In Kelly’s Words – Fall grant season has arrived!
Autumn means Active Fund grant review time! This has been true since the very start of the Kelly Brush Foundation. Even though we added a spring cycle in 2016, fall is still our largest cycle.
Grant review is the most fun and rewarding aspect of running the KBF, but it also the hardest. Hardest because we have to spread our budget (which grows every year!) to the most deserving applications, which sometimes means saying “no” to people! I love reading these applications because you hear incredible stories about injury and recovery, but also because there are so many people out there who are using sports as a means to recovery and finding themselves again after an injury. Just like I did and am doing!
Because I get the question a lot, I thought I’d take this time to shed some light on our process.
Everyone who applies for a piece of adaptive sports equipment is required to fill out an application online, which includes questions about their injury and injury level (what kind of impairment they may have in their arms, hands, etc.), their income (all of our grants are need-based), the equipment they are applying for and what other equipment they have and what activities they currently do.
The heart of the application is really about why this sport is important to them and what it will do to improve their life. We also ask them to provide (i) a recommendation from someone who can speak to why they are a good candidate for this grant, (ii) a letter of medical documentation to prove they have a spinal cord injury, (iii) quotes for the equipment they are requesting, and (iv) latest tax returns to prove their income. We ask for a lot!
The Grant Committee
We assemble a Grant Committee that includes directors of rec. therapy or adaptive sports divisions of major rehab facilities, founders of adaptive sports programs, former grant recipients, a Paralympic champion, and sitting Board members. We are really confident in the group we’ve assembled to distribute the funding we work so hard to raise!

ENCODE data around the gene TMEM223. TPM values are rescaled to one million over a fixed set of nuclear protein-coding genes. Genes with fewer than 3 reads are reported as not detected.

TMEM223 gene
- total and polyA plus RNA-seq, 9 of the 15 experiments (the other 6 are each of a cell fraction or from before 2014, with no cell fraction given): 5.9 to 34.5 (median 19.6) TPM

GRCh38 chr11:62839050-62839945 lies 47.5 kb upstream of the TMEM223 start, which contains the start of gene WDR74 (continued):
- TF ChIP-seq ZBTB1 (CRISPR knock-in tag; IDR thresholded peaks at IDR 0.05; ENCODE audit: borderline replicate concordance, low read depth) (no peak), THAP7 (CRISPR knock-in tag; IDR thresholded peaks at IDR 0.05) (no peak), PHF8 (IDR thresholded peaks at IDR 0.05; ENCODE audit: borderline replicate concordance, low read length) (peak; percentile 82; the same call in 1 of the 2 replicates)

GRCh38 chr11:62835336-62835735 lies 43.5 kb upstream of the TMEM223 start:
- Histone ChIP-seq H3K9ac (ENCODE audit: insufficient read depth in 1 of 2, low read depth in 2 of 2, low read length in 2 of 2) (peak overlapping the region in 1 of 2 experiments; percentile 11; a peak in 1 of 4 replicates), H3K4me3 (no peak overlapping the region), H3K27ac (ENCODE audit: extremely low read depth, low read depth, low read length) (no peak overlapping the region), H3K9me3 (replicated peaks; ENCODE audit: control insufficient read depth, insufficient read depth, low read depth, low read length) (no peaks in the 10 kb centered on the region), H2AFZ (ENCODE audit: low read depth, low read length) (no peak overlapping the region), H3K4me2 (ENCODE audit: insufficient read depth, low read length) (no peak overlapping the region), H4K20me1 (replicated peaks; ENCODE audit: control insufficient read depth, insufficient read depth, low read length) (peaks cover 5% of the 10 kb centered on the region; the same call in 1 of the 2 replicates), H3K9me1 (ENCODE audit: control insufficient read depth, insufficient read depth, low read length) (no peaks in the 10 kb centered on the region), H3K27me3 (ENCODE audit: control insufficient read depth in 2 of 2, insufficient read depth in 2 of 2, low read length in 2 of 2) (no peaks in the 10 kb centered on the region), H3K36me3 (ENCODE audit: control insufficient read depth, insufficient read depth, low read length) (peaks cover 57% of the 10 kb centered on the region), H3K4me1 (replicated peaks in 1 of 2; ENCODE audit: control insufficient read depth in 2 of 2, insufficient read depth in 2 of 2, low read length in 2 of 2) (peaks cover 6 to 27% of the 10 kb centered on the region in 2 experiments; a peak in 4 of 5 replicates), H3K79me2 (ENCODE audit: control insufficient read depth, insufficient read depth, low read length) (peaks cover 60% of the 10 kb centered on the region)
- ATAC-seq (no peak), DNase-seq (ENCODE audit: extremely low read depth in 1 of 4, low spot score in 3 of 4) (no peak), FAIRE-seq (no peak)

Each committee member is asked to review and rate a certain number of candidates. We then connect for a 3-hour marathon call to individually discuss all the applicants that fall somewhere in the middle of our rating system.
Over the years the requirements for our grants have largely stayed the same (which is pretty remarkable I think) but the process has become much better at vetting grant applicants. When we first started our Board reviewed grants every fall after we held the Kelly Brush Ride. We would basically raise the money, decide how much we had to give out, and make awards.
Now we have a budget set at the start of the based on what we hope to raise throughout the year and how much we can give out at our two (spring and fall) grant cycles. Having this expertise has been an incredible benefit for us because they can assess if a person with a given injury is applying for a piece of equipment that is appropriate for them.
For me, grant review is a time for us to really remember why we are doing what we do. Why we put on our events and raise money. Reading the stories of our applicants brings me back to the time after my injury when I was finding sports and wanted to get involved in whatever I could. I understand that need to be outside and active and can put myself in their shoes. Here is what a few of our applicants this fall said.
“It would change my life in that I can participate not only with other adaptive bikers but with my girlfriend, family and friends whom also have regular bikes. Raising my morale being with them all. Wow! I’m all emotional right now. I may have lost the use of my legs but I haven’t lost my spirit & determination to live my life to the best of my potential.” – Gilbert, CA
“This equipment will be a life changer for me because I will use it regularly to improve my health in return allowing me to live a much healthier and happier life. Being able to ride a hand cycle gives me the freedom I desperately seek.” -Paul, NV
“This equipment would change Adrian’s life in a huge way. Where he is the only disabled child at his school, this would help him to be independent of his peers and to access the school yard, nature walks, field trips.” -Adrian’s mom, KY
How do you say “no” to anyone? What motivates me to raise more money every year is to be able to say “yes” to even more of our grant applicants.